Hello, and welcome to International Insider. Jake Kanter here, as usual, bringing you everything worth knowing from the past seven days in global film and TV. It’s been a memorable week, with the film biz reuniting for a little-known event by the French seaside and football fever gripping Europe. Apologies to readers in Italy, but COME ON ENGLAND! 🏴 🦁
Cannes Cracks On
Inauspicious beginnings: Forget the red carpets and rosé, Cannes delegates were all talking about testing as they arrived on the French Riviera. For those not fully jabbed, it’s necessary to spit into a tube every two days to prove that you are Covid-free. Our Tom Grater memorably describes a testing facility ringing with the sound of people gathering saliva. Oh, the glamour! After a few tech teething problems, the system seemed to work, Tom reports, despite the heat and last night’s wine conspiring to make some parched. Otherwise, Nancy Tartaglione remarked on a town lacking “mega Cannes Film Festival thrust,” with hotels closed and billboards at a minimum.
Opening night: The glamour did eventually glint into view during Tuesday’s opening ceremony, when Leos Carax’s Annette raised the curtain on a fest like no other. Described by our chief film critic Pete Hammond as an “offbeat rock opera musical fantasy,” Tom says it was the perfect opener, setting the Croisette abuzz with upbeat chatter about the strength of this year’s program. Welcoming the industry was 2019 Palme d’Or winner Bong Joon-ho, Cannes vet Pedro Almodóvar, jury president Spike Lee (in a glorious hot pink tux), and honorary Palme d’Or recipient Jodie Foster. Naturally, they spoke about the enduring power of cinema after a period in which most theatres have been shut. Foster, who spent lockdown gorging on Kurosawa and Scorsese flicks, told an enraptured audience (in fluent French) that the art form “still gives me chills. I will never lose my wonder at and gratitude for the cinema.”
Driver takes a drag: The show may well have been stolen by Annette leading man Adam Driver, who quite literally blew all protocols about mask-wearing. Rising for a five-minute standing ovation, he lit up a cigarette and exhaled right down the barrel of a Canal+ TV camera. Not very Covid friendly, but undeniably rock and roll. Needless to say, it sent countless Driver stan accounts into meltdown on social media. Variety’s Ramin Setoodeh captured the moment here. Later in the week, another five-minute standing ovation moved Matt Damon to tears after Focus Features showcased Stillwater. Pete Hammond reckons it’s the vehicle for a career-best turn for Damon, who plays a fish-out-of-water Oklahoma oil-rig roughneck hellbent on freeing his daughter from a Marseille prison.
What our team was watching: Reviews, we have many. I’m particularly looking forward to Val Kilmer’s Val, which Pete describes as an “exhilarating, honest and raw look at the life of an actor.” Kilmer’s kids sat down with Joe Utichi to discuss the movie for Deadline’s Cannes Studio. Elsewhere, Anna Smith watched Juliette Binoche’s Between Two Worlds and found a feature that “hits all the beats of an arthouse crowd-pleaser.” She later took in Andrea Arnold’s Cow, which she says is a documentary on a British bovine that will leave audiences with “plenty to chew on.” Arnold could be found spinning the decks at a throwback Cannes villa party on Thursday night. Todd McCarthy, meanwhile, enjoyed euthanasia film Everything Went Fine, which serves up a “raft of crafty and appealing veteran actors, lush filmmaking and savvy and deft handling of the central emotional dynamic.” More reviews right here.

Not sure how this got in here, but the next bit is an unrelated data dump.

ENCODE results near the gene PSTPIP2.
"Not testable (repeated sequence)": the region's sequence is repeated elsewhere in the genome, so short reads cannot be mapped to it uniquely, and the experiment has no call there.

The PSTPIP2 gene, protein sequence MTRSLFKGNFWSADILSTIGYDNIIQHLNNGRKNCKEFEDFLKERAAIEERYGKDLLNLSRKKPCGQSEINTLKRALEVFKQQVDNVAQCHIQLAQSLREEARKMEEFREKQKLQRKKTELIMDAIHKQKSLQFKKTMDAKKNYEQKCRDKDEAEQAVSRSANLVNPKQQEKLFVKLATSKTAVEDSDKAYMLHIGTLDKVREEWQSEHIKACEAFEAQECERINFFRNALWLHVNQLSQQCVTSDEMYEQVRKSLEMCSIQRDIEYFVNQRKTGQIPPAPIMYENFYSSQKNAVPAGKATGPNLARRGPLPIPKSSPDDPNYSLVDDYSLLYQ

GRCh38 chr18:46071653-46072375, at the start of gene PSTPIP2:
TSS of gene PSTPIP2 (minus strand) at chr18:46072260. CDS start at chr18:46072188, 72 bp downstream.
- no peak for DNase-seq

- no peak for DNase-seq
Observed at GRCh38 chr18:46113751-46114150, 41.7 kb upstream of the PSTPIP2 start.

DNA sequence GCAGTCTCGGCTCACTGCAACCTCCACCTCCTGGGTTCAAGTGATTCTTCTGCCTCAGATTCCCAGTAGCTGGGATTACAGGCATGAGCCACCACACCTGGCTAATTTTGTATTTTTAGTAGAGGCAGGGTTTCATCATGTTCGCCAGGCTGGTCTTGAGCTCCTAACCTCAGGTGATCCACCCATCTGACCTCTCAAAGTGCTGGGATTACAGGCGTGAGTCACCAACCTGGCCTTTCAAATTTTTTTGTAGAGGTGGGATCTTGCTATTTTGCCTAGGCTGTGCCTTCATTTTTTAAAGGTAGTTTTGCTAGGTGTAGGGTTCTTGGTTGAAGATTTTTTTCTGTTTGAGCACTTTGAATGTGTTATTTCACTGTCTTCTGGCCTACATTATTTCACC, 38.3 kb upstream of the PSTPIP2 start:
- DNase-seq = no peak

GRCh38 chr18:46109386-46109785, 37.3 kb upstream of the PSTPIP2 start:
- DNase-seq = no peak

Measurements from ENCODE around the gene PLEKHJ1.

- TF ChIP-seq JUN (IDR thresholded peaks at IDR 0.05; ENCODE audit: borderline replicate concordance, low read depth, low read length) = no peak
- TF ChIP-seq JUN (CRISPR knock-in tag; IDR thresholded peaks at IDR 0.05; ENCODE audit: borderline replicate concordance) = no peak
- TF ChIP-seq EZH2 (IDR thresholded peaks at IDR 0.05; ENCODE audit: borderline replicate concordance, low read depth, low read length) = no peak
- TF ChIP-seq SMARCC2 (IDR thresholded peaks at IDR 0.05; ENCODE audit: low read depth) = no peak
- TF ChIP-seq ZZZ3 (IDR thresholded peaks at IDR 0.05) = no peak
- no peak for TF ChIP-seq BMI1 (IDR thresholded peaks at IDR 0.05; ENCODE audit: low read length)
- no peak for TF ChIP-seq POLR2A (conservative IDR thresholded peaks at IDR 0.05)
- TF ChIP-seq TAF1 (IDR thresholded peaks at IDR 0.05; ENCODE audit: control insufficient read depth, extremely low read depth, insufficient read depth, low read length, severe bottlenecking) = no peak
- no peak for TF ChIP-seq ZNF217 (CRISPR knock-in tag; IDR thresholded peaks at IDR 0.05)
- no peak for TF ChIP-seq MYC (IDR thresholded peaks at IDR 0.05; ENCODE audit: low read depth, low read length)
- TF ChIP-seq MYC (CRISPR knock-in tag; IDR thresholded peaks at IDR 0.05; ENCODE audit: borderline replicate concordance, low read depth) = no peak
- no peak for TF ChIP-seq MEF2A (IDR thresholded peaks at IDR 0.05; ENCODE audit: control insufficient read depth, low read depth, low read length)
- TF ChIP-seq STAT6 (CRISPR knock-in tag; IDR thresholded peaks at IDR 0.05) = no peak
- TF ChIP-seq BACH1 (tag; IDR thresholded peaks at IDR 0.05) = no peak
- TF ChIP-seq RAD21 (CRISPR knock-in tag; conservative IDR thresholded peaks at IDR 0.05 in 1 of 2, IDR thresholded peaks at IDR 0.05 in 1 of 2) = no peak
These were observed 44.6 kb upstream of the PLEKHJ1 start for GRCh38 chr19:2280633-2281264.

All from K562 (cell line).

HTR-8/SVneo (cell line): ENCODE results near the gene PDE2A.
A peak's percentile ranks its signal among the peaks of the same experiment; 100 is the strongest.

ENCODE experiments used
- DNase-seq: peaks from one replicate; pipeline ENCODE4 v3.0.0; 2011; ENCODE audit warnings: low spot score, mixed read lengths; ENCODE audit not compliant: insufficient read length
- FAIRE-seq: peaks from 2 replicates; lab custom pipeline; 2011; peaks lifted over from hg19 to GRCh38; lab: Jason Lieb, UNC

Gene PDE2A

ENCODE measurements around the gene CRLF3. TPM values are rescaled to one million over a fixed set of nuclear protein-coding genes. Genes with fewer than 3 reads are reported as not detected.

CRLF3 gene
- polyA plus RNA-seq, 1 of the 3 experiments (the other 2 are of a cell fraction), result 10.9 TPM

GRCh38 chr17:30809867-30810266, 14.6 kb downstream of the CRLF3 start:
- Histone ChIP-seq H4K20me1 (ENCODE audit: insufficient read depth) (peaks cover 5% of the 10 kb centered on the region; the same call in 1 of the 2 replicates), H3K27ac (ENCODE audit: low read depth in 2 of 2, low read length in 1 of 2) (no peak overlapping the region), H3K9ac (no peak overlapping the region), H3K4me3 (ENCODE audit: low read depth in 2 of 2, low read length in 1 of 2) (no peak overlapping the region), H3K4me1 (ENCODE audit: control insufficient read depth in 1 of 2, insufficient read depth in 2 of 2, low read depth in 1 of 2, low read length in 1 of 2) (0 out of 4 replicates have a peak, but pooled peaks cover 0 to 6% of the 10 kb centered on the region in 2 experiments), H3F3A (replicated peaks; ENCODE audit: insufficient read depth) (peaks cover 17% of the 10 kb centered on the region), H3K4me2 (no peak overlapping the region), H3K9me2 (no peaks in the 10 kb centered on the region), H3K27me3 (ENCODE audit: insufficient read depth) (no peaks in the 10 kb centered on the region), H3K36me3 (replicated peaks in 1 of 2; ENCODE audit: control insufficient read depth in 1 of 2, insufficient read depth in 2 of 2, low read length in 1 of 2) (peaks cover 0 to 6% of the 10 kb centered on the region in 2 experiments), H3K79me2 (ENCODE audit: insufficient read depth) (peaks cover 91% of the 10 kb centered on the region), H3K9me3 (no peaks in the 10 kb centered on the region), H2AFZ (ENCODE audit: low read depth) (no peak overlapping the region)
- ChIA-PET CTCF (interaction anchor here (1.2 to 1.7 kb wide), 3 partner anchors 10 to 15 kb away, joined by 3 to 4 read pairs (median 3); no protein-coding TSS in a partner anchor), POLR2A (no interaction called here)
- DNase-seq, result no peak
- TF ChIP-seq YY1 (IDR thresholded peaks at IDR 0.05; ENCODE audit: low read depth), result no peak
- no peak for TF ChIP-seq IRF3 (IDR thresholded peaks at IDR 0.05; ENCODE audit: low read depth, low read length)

Dealmaking: We sniffed a few of the biggest pacts of the week. Mike Fleming was first to report that Amazon Studios has moved into exclusive talks on a worldwide deal for Foe, a Garth Davis-directed thriller starring Saoirse Ronan, Paul Mescal, and LaKeith Stanfield. Meanwhile, Andreas Wiseman had the scoop on the most lucrative agreement struck at the Cannes virtual market so far. STX has beaten out a number of rival bids for worldwide rights to the Gerard Butler action sequel Greenland: Migration in a deal worth more than $75M. Andreas also revealed that Netflix has swooped on world rights to horror film CURS>R, starring Asa Butterfield.
Deadline Disruptors: If you’re thirsty for more content, we have a veritable parade of big names in our special Cannes magazine. The cover star is Léa Seydoux, who features in no less than four Cannes titles, while other interviews include Sean Penn, Netflix VP Larry Tanz, and John Boyega’s agent Femi Oguns. Check out the full edition here.
‘Lord Of The Rings’ Long Read
My precious: If you read one thing this weekend, make it Mike Fleming’s wonderful deep-dive on Hollywood’s biggest gamble: The Lord Of The Rings. From its jittery beginnings to its bumper Oscar haul and $3B record gross, Mike chronicles Peter Jackson’s trilogy through the prism of its premiere in Cannes 20 years ago. Armed with less than 30 minutes of footage, New Line Cinema staged a lavish $2M party, erecting sets at the historic Château de Castellaras and flying in the principal cast. It was the moment everything changed for the franchise, which went from being a presumed flop to the most buzzed-about creation on the Croissette.
Bathroom bawl: Mike has spoken to all the key players, including Jackson and Frodo himself Elijah Wood. Jackson perfectly sums up the pressure all parties were under in a revealing anecdote about an encounter with New Line founder Bob Shaye. The Kiwi director had just flown into LA with the footage that would eventually be shown in Cannes, when he was collared by Shaye. “I’m there alone in a bathroom with Bob Shaye thinking, what the hell is this? He looked at me and he said, ‘Please, Peter, please, we have all these partners, they’re relying on the success of this film. If it doesn’t work, they’re going to go under, so I just want you to know how important it is for me that we don’t let our partners down.’ And he began to cry. I mean, Bob began to sob, and it was literally the most personal moment that I ever had with him.” There’s plenty more where that came from, right here.